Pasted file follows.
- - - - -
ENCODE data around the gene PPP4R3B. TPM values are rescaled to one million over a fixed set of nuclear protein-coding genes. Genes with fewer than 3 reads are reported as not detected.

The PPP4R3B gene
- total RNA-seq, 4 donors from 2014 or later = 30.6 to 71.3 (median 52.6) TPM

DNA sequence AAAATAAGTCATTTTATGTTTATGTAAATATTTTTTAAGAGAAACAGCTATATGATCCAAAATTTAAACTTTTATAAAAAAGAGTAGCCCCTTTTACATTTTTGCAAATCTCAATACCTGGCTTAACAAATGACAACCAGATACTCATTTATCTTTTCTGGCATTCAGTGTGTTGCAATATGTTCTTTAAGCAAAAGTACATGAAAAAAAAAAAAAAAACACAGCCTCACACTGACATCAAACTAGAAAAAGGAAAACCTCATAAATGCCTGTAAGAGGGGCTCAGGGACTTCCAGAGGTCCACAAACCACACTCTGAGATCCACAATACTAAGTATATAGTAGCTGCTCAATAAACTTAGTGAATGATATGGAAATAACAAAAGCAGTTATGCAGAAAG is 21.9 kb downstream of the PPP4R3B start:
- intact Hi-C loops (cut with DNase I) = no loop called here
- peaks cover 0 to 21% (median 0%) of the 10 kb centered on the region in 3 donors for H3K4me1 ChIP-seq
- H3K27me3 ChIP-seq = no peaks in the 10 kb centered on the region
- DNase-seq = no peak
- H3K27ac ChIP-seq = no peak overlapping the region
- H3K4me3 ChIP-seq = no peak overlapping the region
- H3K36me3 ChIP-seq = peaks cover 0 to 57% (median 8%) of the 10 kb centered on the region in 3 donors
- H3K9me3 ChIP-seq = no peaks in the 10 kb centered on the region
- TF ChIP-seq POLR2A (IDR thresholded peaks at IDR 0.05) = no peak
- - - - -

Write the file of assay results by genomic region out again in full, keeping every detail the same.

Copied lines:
ENCODE data around the gene PPP4R3B. TPM values are rescaled to one million over a fixed set of nuclear protein-coding genes. Genes with fewer than 3 reads are reported as not detected.

The PPP4R3B gene
- total RNA-seq, 4 donors from 2014 or later = 30.6 to 71.3 (median 52.6) TPM

DNA sequence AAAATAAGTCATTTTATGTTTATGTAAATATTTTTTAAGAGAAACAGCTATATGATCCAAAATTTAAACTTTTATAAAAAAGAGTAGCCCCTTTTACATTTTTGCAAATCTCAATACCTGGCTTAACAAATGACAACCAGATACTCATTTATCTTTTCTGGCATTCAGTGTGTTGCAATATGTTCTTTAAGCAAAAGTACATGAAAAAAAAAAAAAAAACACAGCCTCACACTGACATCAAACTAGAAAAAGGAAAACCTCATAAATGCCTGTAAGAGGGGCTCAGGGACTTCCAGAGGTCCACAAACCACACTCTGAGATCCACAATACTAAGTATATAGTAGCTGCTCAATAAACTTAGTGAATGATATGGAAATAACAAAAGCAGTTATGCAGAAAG is 21.9 kb downstream of the PPP4R3B start:
- intact Hi-C loops (cut with DNase I) = no loop called here
- peaks cover 0 to 21% (median 0%) of the 10 kb centered on the region in 3 donors for H3K4me1 ChIP-seq
- H3K27me3 ChIP-seq = no peaks in the 10 kb centered on the region
- DNase-seq = no peak
- H3K27ac ChIP-seq = no peak overlapping the region
- H3K4me3 ChIP-seq = no peak overlapping the region
- H3K36me3 ChIP-seq = peaks cover 0 to 57% (median 8%) of the 10 kb centered on the region in 3 donors
- H3K9me3 ChIP-seq = no peaks in the 10 kb centered on the region
- TF ChIP-seq POLR2A (IDR thresholded peaks at IDR 0.05) = no peak